There is a restaurant at the park called Inn the Park restaurant (a play on words).
The park is open daily from 5:00 until midnight.
Here is a map of St James´s Park.
The Guards Division Memorial is a monument dedicated to those British soldiers who lost their lives in the First World War. It was designed by Gilbert Ledward in the 1920s and is similar to many other memorials that were erected for the fallen in WWI, at least within the Commonwealth countries. The memorial has a line of soldiers, realist sculptures that are intended to provoke reflection on the human toll of the hostilities and of warfare in general. Wreaths are often laid here in commemoration of the fallen.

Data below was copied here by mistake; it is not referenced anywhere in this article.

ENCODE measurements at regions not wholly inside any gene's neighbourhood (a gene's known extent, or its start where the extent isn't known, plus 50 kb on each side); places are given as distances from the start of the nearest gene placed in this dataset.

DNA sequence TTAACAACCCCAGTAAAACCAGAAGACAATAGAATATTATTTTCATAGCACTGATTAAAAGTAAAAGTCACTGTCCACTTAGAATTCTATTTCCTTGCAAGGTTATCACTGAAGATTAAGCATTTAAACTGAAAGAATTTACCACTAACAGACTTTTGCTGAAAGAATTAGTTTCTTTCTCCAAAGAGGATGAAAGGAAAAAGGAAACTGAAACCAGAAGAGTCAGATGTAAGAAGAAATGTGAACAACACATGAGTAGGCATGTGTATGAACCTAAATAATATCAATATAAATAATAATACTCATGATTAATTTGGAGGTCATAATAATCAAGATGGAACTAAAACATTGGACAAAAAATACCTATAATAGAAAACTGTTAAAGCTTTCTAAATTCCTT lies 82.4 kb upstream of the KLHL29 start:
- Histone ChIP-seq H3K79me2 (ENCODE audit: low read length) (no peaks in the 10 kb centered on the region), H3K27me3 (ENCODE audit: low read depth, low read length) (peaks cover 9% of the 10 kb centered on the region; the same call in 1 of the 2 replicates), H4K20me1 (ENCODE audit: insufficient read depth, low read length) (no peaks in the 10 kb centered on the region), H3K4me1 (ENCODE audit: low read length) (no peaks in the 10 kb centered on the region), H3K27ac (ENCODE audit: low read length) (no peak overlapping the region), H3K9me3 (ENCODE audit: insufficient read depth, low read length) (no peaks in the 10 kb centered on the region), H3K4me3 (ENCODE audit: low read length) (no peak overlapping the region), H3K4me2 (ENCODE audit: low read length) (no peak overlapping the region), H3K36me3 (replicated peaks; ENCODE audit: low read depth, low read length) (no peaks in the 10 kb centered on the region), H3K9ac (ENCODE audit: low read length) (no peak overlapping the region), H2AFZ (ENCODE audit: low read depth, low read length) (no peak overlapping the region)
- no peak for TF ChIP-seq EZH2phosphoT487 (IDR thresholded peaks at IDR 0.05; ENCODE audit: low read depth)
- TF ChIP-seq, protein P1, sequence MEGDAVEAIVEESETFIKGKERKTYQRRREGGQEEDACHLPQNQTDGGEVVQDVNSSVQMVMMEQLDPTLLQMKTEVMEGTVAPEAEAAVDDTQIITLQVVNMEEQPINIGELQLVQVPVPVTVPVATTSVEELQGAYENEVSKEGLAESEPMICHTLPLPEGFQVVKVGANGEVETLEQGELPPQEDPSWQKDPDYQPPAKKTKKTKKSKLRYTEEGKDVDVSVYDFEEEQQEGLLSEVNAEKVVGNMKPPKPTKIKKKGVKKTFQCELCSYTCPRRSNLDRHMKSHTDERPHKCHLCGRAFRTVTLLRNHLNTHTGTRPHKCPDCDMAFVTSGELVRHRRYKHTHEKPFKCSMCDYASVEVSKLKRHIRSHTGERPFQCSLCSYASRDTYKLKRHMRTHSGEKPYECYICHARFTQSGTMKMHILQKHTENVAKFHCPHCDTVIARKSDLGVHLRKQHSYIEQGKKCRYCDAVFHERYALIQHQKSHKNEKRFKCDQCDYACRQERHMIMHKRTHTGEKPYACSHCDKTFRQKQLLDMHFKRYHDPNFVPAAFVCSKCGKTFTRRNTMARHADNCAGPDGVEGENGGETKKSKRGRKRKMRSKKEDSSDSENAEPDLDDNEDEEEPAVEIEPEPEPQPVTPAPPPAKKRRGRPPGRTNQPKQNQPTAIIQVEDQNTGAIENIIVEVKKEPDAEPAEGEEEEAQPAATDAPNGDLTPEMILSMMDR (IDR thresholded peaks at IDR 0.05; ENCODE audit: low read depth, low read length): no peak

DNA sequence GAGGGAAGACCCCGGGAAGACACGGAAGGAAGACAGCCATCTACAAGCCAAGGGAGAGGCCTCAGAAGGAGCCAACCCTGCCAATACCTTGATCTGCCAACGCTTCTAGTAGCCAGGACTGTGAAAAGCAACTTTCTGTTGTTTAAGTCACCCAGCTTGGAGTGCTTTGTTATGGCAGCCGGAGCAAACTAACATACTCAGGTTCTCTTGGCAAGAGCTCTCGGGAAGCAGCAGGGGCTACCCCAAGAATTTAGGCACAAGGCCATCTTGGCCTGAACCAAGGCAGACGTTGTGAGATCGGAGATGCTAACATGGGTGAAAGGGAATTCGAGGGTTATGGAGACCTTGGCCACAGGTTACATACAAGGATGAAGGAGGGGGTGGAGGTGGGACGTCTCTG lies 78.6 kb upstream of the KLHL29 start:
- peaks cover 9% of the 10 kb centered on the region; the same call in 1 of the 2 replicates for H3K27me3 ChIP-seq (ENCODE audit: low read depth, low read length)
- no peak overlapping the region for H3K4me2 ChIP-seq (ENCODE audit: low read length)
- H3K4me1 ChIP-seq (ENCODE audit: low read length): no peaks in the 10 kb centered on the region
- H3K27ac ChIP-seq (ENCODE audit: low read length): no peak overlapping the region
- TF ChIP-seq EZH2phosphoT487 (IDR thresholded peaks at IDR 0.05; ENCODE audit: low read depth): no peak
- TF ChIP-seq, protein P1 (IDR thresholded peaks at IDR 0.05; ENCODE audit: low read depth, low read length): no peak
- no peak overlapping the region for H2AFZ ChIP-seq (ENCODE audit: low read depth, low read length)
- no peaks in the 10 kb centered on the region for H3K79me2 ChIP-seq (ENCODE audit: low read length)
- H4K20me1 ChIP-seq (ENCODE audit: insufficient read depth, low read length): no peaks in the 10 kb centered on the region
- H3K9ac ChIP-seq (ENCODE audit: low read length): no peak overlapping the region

Normally, birds would not elicit such a “must-see” billing. Nevertheless, birds have a special history of their own in St. James Park, one connected with royalty. While the ducks and other native birds were undoubtedly brought to the park to enhance its Englishness, the colony of Pelicans here was gifted by the Russian Ambassador in 1664 to the King of England. They remain in the park to this day, a tribute to the tradition of gifting exotic and unusual animals. The more mundane ducks that have also colonized the park have given their name to the small island amid the artificial lake, which is currently called Duck Island.